Hope you're well.
When we last wrote, we were glad to be back on dry land after our long (but interesting) journey up-river to Siem Reap.
We really liked Siem Reap – granted, it's very touristy, and basically only exists because of the nearby temples, but has a lively atmosphere, good markets and excellent bars and restaurants. Our hotel was lovely too – every evening they would give you a traditional Khmer bedtime story (with some comedy translations). We ended up staying here six nights, so we could break up our sight-seeing to avoid the onset of temple fatigue (a potentially very serious and incurable disease...)
Angkor Wat is of course the biggie and the one that everyone raves about. Everyone except perhaps us. It's certainly impressive in its scale, but we weren't as wowed as we'd expected to be. But then again, our visit to Angkor Wat didn't get off to the best of starts...
Sunrise is supposed to be one of the most magical times to experience the glory of Angkor Wat, so we hauled ourselves out of bed at 4am (nice) to get there in plenty of time to be overawed by the majestic splendour in the gentle dawn light. So far, so good. And then we heard the first rumbles of thunder...and, oh, was that lightning? Before long, the heavens opened and it our hoped-for sunrise was a monsoon-like wash out.
And then Roland managed to unintentionally desecrate one of the wonders of the world by throwing up his malaria pill (we think because he took it on an empty stomach). All in all, not a resounding success! (And, as an aside, we somehow managed to then keep ourselves up for over 24 hours to watch the Arsenal-Barcelona Champions' League match that same night...as I said, not the most successful of days!)
We did persevere and went back to Angkor Wat a few hours later (still under a fairly leaden sky but nonetheless absolutely boiling) but we still weren't really feeling it. I think partly because it's the money-shot, so there are hordes of tour groups milling around which is a shame. Also, parts of the temple are being renovated or cleaned, so there are distinctly un-camouflaged bright green bits of sheeting covering certain bits which kind of spoils the effect (and makes it blimmin' hard to take a good photo of the facade!)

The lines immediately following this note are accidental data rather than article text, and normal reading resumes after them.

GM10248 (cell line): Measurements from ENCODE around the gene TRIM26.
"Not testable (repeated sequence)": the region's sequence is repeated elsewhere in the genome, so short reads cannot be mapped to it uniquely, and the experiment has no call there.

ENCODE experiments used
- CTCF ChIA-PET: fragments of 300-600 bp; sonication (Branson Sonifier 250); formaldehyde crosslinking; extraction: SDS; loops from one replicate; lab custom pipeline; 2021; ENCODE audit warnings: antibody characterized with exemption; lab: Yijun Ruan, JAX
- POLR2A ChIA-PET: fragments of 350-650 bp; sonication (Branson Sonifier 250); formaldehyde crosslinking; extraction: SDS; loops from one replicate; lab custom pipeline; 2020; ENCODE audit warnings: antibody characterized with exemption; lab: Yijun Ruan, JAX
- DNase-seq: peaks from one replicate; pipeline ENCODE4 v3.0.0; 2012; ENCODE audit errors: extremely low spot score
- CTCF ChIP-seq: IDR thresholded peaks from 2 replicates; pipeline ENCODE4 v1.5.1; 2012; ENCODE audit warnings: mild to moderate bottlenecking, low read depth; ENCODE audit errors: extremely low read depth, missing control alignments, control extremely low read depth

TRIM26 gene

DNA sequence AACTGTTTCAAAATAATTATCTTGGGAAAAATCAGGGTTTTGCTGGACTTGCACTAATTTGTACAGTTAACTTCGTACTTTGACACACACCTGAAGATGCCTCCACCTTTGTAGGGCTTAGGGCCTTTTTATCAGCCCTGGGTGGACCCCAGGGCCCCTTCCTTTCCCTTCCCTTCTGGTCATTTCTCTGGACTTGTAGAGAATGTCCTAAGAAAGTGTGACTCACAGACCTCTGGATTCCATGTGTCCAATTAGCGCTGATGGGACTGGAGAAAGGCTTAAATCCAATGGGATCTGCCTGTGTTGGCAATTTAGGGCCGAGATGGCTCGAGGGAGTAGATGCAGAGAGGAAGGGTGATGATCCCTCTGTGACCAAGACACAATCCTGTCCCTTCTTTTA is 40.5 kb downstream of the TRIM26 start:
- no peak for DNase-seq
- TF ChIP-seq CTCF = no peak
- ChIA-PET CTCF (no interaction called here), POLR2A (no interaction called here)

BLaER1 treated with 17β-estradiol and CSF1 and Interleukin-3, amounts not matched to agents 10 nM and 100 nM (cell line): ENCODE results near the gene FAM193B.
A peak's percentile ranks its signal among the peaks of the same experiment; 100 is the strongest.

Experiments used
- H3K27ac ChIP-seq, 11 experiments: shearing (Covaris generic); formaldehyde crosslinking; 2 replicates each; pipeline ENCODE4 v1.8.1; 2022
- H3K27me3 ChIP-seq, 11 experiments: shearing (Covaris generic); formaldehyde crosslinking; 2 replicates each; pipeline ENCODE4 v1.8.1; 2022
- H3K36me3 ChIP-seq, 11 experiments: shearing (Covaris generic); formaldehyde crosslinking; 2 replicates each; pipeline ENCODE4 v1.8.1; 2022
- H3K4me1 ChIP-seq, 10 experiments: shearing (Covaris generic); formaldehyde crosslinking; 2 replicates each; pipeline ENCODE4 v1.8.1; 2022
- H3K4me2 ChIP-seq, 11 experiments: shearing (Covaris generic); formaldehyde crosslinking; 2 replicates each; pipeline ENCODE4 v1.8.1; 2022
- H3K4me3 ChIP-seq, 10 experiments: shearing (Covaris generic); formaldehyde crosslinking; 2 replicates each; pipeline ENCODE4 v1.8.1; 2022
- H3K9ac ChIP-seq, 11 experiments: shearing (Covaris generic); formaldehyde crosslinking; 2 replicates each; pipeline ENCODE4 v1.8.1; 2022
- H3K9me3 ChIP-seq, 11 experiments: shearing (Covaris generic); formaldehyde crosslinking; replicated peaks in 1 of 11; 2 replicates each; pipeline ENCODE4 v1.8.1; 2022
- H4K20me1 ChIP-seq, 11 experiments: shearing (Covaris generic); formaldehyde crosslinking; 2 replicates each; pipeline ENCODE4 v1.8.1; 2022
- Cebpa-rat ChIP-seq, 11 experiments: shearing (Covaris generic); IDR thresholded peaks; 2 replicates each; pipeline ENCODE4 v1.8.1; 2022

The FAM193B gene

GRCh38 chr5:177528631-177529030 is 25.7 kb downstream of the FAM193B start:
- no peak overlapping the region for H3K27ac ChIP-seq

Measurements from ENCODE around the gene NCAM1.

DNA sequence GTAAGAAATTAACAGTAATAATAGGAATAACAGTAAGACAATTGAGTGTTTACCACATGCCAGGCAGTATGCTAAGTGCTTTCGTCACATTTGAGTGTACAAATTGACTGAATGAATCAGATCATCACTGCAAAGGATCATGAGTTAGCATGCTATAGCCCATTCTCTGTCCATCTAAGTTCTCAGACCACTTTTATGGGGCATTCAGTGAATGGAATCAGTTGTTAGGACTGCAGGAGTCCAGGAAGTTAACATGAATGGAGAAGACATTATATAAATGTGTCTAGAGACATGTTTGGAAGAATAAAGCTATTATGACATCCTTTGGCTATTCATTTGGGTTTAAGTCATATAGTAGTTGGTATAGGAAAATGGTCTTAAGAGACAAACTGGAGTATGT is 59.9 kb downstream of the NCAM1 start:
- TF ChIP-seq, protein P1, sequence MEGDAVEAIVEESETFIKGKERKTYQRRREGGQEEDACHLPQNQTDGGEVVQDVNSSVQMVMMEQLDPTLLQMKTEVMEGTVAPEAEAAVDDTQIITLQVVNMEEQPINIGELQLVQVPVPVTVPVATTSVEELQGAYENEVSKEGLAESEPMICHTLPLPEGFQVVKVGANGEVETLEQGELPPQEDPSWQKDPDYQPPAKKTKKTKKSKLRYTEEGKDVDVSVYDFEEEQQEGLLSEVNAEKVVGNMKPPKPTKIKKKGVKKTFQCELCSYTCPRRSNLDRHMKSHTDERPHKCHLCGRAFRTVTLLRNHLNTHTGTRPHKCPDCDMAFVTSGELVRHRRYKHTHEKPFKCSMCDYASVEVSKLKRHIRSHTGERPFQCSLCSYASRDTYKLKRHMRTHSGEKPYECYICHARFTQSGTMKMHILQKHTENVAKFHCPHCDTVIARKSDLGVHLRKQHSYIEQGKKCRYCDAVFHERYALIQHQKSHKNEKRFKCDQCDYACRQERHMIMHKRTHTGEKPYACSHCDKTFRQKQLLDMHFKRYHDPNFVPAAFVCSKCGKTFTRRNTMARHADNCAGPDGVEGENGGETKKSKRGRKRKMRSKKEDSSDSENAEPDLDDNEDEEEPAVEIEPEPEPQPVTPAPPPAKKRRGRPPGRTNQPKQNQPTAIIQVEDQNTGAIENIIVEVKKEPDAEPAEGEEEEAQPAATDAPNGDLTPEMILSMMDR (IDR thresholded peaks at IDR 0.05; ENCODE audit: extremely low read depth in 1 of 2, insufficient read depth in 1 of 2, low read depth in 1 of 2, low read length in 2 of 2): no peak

Anyway, we much preferred the smaller, quieter and, for us, more atmospheric temples, of which there are dozens. We particularly liked Ta Prohm, where Mother Nature has called the shots and the jungle has taken over the temple ruins. Huge tree roots snake around and through the stones in a very cool Lord of the Rings-esque way. On a film theme (yes, I know Lord of the Rings is a book too), apparently part of Tomb Raider was shot here (and one of the bars in town even has a cocktail named after Angelina Jolie, its most famous patron...)
We also admired the intricate and surprisingly well-preserved carvings at Banteay Srei, a temple dating from 10th century and very different in style to most of the others. And the Elephant Terrace at Angkor Thom was good fun too. But our favourite was definitely The Bayon, with its 216 huge stone faces, enigmatically smiling down at you.
As an antidote to all those temples, I enjoyed lots of traditional Khmer massages (Roland not being a fan of being touched by strangers!) They really hoik you around and pummel you with their hands, arms, feet, elbows, knees, whatever... but you really feel like everything's been put back in the right place afterwards – the lazy version of yoga, must be why it appeals so much to me!
I also did a Cambodian cooking class which was great fun, and I managed (under the expert tuition of my lovely chef teachers) to turn out some pretty tasty grub. It was made easy for me though, with all my ingredients prepared in a Blue Peter 'here's one I made earlier' way. I shall be showing off my Khmer cuisine skills back home to anyone brave enough to try...
We were certainly well fed and watered in Siem Reap, including a lovely lunch al fresco in a pretty butterfly garden, delicious Khmer noodles (like the ones we'd seen being hand-made in Battambang) and G&Ts in a really nice breezy French colonial bar, just outside the bustling market and perfect to watch the world go by.
From Siem Reap, it was a long bus journey back down to Phnom Penh for a night – it's the transport hub so you have to backtrack to get most places – before heading to the seaside to Sihanoukville, which we'll post as a separate (much shorter, promise!) entry.
Helene and Roland xxx